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Knowledge of Christ

If St. John's rule be good, that no man truly knows Christ but he that keepeth his commandments, it is much to be suspected that many of us which pretend to light, have a thick and gloomy darkness within overspreading our souls. There be now many large volumes and discourses written concerning Christ, thousands of controversies discussed, infinite problems determined concerning his divinity, humanity, union of both together; and what not? So that our bookish Christians, that have all their religion in writings and papers, think they are now completely furnished with all kind of knowledge concerning Christ; and when they see all their leaves lying about them, they think they have a goodly stock of knowledge and truth, and cannot possibly miss of the way to Heaven; as if religion were nothing but a little book-craft, a mere paper-skill. But if St. John's rule here be good, we must not judge of our knowing of Christ by our skill in books and papers, but by our keeping of it his commandments. And that I fear will discover many of us (notwithstanding all this light which we boast of round about us) to have nothing but Egyptian darkness within upon our hearts. The vulgar sort think that they know Christ enough, out of their creeds and catechisms and confessions of faith: and if they have but acquainted themselves with these, and like parrots conned the words of them, they doubt not but that they are sufficiently instructed in all the mysteries of the Kingdom of Heaven. Many of the more learned, if they can but wrangle and dispute about Christ, imagine themselves to be grown great proficients in the school of Christ. The greatest part of the world, whether learned or unlearned, think that there is no need of purging and purifying of their hearts, for the right knowledge of Christ and his Gospel.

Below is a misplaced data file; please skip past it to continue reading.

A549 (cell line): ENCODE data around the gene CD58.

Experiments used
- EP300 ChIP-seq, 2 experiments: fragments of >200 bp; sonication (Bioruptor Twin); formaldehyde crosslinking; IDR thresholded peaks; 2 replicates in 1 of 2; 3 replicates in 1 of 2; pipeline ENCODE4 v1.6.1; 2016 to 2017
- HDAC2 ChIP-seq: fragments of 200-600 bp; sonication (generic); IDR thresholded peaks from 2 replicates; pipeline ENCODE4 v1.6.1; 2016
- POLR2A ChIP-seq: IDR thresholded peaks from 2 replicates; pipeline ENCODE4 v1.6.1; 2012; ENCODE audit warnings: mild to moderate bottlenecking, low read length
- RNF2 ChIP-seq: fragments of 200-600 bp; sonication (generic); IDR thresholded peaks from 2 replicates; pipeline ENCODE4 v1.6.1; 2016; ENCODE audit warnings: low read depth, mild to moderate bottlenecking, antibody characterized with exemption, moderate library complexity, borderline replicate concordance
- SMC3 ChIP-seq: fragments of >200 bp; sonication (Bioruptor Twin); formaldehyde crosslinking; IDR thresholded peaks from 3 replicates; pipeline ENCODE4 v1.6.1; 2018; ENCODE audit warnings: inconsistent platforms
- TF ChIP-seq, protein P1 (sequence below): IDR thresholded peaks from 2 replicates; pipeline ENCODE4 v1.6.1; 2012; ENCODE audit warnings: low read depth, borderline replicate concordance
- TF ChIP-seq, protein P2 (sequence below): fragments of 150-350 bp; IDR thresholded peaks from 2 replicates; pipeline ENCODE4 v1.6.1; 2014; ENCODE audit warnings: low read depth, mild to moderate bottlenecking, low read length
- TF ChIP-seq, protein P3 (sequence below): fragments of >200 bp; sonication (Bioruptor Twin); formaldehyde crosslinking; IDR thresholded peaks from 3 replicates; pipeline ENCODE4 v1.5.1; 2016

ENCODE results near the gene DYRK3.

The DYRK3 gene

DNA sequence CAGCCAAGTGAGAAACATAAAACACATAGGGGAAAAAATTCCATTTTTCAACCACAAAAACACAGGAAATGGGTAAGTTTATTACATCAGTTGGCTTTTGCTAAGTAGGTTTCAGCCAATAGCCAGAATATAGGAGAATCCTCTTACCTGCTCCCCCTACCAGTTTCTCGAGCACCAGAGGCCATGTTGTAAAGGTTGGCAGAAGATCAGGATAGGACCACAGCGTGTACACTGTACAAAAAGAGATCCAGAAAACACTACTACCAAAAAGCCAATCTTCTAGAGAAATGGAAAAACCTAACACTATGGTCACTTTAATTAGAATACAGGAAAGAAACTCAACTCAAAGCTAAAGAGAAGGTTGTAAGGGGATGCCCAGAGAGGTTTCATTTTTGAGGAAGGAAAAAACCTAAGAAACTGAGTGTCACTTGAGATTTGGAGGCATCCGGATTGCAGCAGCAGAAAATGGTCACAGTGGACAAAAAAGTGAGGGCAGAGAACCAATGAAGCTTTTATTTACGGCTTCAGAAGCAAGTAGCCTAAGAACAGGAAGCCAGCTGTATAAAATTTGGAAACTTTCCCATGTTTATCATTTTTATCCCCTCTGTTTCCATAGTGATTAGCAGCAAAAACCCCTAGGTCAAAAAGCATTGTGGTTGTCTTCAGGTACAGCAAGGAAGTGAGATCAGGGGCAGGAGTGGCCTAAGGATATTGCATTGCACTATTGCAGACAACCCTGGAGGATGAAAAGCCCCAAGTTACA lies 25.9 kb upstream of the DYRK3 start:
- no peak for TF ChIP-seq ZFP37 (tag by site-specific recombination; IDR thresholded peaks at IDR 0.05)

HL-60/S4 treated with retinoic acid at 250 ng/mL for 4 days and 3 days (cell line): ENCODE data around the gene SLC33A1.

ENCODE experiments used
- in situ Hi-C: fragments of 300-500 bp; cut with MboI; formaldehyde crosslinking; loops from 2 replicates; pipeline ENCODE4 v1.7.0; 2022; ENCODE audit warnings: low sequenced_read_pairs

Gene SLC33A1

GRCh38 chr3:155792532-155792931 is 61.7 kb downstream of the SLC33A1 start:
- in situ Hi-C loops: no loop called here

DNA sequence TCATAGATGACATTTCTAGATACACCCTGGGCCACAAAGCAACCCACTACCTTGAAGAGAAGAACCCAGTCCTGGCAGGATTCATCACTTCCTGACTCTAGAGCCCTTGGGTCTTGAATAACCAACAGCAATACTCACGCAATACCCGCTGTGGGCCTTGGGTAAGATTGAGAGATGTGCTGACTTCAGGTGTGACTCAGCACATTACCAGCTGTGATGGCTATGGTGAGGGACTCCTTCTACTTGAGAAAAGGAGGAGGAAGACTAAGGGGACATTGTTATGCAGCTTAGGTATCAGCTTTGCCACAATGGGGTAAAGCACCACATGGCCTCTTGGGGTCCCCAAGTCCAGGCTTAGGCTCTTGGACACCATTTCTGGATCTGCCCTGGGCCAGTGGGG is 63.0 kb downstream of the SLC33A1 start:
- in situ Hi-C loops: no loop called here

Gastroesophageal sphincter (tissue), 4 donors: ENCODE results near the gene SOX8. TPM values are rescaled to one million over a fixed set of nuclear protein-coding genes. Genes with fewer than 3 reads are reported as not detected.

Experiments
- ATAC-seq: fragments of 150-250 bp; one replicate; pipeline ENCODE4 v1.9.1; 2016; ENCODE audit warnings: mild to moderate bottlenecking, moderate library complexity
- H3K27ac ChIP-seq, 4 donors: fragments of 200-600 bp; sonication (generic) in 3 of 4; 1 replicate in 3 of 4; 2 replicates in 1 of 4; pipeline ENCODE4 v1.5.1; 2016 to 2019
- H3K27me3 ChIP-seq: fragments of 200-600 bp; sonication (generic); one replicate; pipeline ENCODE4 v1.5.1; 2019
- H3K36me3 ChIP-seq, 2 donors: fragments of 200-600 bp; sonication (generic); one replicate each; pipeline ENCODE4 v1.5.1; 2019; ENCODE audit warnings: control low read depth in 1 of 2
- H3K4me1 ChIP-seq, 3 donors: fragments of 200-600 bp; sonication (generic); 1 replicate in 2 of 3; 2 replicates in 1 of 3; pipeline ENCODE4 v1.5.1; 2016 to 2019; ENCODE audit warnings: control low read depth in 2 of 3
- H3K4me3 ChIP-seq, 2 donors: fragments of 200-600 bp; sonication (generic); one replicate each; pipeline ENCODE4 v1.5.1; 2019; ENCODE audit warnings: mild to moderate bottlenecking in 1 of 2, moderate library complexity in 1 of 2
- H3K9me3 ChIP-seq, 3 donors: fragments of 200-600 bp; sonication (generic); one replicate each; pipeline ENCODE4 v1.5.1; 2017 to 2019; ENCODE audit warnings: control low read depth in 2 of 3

Master of Clare Hall, Cambridge, 1647

Read not books alone, but men, and amongst them chiefly thyself; if thou find anything questionable there, use the commentary of a severe friend rather than the gloss of a sweet-lipped flatterer; there is more profit in a distasteful truth than in deceitful sweetness.
—Quarles
The victory is most sure
For him, who, seeking faith by virtue, strives
To yield entire submission to the law of conscience.
—Wordsworth

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James Allen

James Allen was a little-known philosophical writer and poet. He is best recognized for his book, As a Man Thinketh. Allen wrote about complex subjects such as faith, destiny, love, patience, and religion but had the unique ability of explaining these subjects clearly and in a way that is easy to understand. He often wrote about cause and effect, sowing and reaping, as well as overcoming sadness, sorrow, and grief. For more information on the life of James Allen, click here.

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